I like to think that I'm like that, too. I don't search out the trends, I just write what I'm passionate about. And to me, it's entertainment, first and foremost. Whether or not I should, I don't set out to write a book that will change people's lives. I just write what is exciting and entertaining to me. And although I've thought about writing whatever will get me published the quickest, I find that I just can't do that. It's too much of a turn off, since that's not what I like to read. Writing is too hard to do it just to break in.

    Sorry so long-winded today! But I love Jane Austen. Love, love, love her!

    ReplyDelete
  4. Morning ladies...sending coffee prayers to Ann.

    I love Jane too..am ordering the book now Mel.

    ReplyDelete
  5. Okay, I had to find a quote. Here it is, some excerpts from Darcy's proposal.

    "In vain have I struggled. It will not do. My feelings will not be repressed. You must allow me to tell you how ardently I admire and love you."
    Elizabeth's reply: "...I have never desired your good opinion, and you have certainly bestowed it most unwillingly." And later she says, "You are mistaken, Mr. Darcy, if you suppose that the mode of your declaration affected me in any other way, than as it spared me the concern which I might have felt in refusing you, had you behaved in a more gentleman-like manner."

    LOL! I love that. Such courage in a writer, to have a couple come to such a moment, and then bring them together so perfectly a mere 160 pages later!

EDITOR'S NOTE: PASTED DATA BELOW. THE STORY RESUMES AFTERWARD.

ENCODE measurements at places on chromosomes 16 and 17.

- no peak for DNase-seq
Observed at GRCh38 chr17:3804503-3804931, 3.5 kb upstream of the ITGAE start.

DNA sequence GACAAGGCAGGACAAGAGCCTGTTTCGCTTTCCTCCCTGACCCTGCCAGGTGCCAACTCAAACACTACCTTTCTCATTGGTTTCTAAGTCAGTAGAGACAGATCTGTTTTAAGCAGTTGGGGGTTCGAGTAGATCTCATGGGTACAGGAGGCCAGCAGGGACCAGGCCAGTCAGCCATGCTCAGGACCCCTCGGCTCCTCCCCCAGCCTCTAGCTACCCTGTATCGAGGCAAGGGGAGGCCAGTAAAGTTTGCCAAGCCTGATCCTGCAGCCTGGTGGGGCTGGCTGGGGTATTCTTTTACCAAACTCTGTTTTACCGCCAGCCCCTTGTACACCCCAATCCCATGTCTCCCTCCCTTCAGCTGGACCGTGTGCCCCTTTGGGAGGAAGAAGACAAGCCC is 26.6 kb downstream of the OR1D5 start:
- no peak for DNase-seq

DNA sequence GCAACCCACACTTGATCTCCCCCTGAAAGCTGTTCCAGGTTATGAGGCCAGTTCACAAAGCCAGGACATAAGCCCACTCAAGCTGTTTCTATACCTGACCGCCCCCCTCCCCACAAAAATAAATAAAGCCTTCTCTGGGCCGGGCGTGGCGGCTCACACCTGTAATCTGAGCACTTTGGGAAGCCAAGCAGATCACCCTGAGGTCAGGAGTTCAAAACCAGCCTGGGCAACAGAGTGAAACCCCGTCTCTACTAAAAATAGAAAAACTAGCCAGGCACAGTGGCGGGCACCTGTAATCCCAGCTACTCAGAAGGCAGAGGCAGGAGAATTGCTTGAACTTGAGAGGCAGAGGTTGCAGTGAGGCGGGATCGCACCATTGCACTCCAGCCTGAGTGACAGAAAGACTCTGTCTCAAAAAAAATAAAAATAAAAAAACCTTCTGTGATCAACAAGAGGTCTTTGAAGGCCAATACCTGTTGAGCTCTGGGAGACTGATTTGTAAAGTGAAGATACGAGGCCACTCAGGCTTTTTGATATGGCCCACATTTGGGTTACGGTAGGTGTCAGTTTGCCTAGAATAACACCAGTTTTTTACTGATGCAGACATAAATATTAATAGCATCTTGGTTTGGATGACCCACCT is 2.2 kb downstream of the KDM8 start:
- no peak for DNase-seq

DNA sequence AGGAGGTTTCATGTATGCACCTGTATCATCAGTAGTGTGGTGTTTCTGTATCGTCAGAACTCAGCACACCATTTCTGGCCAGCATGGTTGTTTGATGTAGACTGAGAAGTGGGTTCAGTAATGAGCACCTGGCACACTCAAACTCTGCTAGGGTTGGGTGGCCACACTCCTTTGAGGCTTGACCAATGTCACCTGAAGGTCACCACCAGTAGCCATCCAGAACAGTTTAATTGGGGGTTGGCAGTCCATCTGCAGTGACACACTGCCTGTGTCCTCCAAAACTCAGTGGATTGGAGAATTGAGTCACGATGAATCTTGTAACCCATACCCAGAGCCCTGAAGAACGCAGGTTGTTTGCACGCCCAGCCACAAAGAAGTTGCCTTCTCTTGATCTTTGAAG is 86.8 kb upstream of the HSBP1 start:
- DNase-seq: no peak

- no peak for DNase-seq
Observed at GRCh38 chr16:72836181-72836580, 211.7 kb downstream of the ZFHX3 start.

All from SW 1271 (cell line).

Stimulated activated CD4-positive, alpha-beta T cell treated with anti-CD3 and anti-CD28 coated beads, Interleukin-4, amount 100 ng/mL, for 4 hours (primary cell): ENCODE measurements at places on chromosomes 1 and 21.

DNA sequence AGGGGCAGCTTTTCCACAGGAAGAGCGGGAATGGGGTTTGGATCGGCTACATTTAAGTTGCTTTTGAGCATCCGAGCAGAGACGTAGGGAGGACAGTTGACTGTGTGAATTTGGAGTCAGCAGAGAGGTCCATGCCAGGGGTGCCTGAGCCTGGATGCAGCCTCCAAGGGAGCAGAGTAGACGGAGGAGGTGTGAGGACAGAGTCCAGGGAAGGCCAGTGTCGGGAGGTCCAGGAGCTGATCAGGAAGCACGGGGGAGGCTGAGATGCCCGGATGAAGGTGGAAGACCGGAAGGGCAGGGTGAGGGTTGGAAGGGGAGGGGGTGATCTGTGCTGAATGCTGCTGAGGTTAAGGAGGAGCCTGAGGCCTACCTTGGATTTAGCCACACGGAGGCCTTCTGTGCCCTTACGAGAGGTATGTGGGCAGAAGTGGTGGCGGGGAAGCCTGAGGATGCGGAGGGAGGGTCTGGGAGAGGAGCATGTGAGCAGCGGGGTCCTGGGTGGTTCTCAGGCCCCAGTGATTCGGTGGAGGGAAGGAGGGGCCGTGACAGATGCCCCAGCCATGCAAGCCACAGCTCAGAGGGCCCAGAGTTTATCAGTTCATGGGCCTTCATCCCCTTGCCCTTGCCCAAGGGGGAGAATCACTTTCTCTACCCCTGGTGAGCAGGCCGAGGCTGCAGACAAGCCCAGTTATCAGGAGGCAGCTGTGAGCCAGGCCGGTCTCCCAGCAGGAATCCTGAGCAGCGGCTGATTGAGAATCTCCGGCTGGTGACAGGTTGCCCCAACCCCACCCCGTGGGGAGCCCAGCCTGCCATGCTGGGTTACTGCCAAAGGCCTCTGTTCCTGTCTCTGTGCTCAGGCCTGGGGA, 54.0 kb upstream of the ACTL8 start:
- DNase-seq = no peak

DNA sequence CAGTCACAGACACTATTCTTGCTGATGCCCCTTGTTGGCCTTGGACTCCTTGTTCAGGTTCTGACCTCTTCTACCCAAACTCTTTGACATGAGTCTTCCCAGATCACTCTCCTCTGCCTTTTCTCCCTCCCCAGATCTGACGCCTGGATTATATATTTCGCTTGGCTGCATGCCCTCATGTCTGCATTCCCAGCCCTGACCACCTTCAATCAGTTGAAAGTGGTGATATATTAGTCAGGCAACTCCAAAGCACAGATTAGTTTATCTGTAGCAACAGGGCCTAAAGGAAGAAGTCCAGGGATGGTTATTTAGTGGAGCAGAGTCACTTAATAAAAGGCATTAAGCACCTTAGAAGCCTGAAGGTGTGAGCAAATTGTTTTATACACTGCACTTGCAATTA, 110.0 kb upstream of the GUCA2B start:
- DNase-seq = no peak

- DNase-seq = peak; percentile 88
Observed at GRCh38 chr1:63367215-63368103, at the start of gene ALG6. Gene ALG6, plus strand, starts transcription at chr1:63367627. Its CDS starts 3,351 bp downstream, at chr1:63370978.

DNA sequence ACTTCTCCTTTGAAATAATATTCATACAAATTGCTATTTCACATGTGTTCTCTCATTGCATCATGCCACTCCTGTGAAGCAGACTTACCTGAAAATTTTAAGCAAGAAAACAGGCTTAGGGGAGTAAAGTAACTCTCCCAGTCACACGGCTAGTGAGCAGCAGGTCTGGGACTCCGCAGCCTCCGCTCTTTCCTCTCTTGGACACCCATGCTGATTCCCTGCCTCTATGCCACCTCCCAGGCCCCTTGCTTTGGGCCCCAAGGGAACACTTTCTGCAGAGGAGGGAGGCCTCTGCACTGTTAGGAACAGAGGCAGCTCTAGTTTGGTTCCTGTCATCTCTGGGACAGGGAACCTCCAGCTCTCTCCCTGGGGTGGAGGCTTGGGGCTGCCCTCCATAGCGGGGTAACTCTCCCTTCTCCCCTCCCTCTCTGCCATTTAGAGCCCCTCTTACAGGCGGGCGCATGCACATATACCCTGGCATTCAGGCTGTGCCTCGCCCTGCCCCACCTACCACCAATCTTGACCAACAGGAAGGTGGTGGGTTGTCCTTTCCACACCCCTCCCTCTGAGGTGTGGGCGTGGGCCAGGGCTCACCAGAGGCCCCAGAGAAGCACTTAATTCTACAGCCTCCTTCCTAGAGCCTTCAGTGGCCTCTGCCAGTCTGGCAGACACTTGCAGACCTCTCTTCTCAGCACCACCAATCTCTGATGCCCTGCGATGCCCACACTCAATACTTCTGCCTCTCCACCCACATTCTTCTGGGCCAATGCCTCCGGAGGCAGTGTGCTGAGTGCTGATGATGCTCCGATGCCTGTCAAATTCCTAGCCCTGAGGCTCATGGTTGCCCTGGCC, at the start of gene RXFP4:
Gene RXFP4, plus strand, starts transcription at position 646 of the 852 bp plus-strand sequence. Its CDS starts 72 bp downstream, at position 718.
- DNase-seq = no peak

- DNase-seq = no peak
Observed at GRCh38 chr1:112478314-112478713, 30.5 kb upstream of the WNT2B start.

ReplyDelete
  6. Oh, what a wonderful post! Tina-cakes, as always you have brought to the forefront the lovely art of the eternal wordsmith.

    I'm in the middle of Emma right now, and find myself tripping over words and descriptions, but laughing at how funny these people are and how alike we are despite mode of dress.

    "A lady's imagination is very rapid; it jumps from admiration to love, from love to matrimony, in a moment." Pride and Prejudice...

    I think this quote sums up current romance novel land-speed records, LOL!

    Great thought provoker and I'm grabbing that book too, Mel.

    Also Ann, I'm sending coffee your way. I've got a new sampling of chocolate amaretto with vanilla amaretto creamer.

    Decadent.

    And a tray of warm, chewy chocolate chip cookies. I'm a happy gal.

    Ruthy

    ReplyDelete
  7. I like the abreviated version of Jane's books. Sometimes she's a bit long-winded.

    One thing I do love about her stories is that she developed her secondaries well and used them purposefully. Nice.

    I agree that Jane wouldn't write for the market. But I also think she wouldn't spend time and heartache on trying to sell an unsaleable story. Hmm. How to know if it's unsaleable?

    Serial killer romance hero...

    Erotic inspirational...

    Oh, btw, last month, a lady I know from church told me she thought Deeanne Gist's stories were "erotic." No joke. I never practiced more self-control in that moment when I refused to hysterically laugh at her opinion.

    I very nicely told her she should avoid Julie's novels.

    Let it not be said I'm not a kind-hearted person.

    ReplyDelete
  8. GINA!!!

    You're alive! Praise the Lord and pass the tray of cookies! Our Gina has returned forthwith.

    Huzzah!

    Hey, kid, I'm here to tell you that the variety of disparity within inspy circles amazes me. I'm not sure if some of these people simply have no libido or perhaps have little control over said gift from God and thereby have a difficult time admitting its normalcy.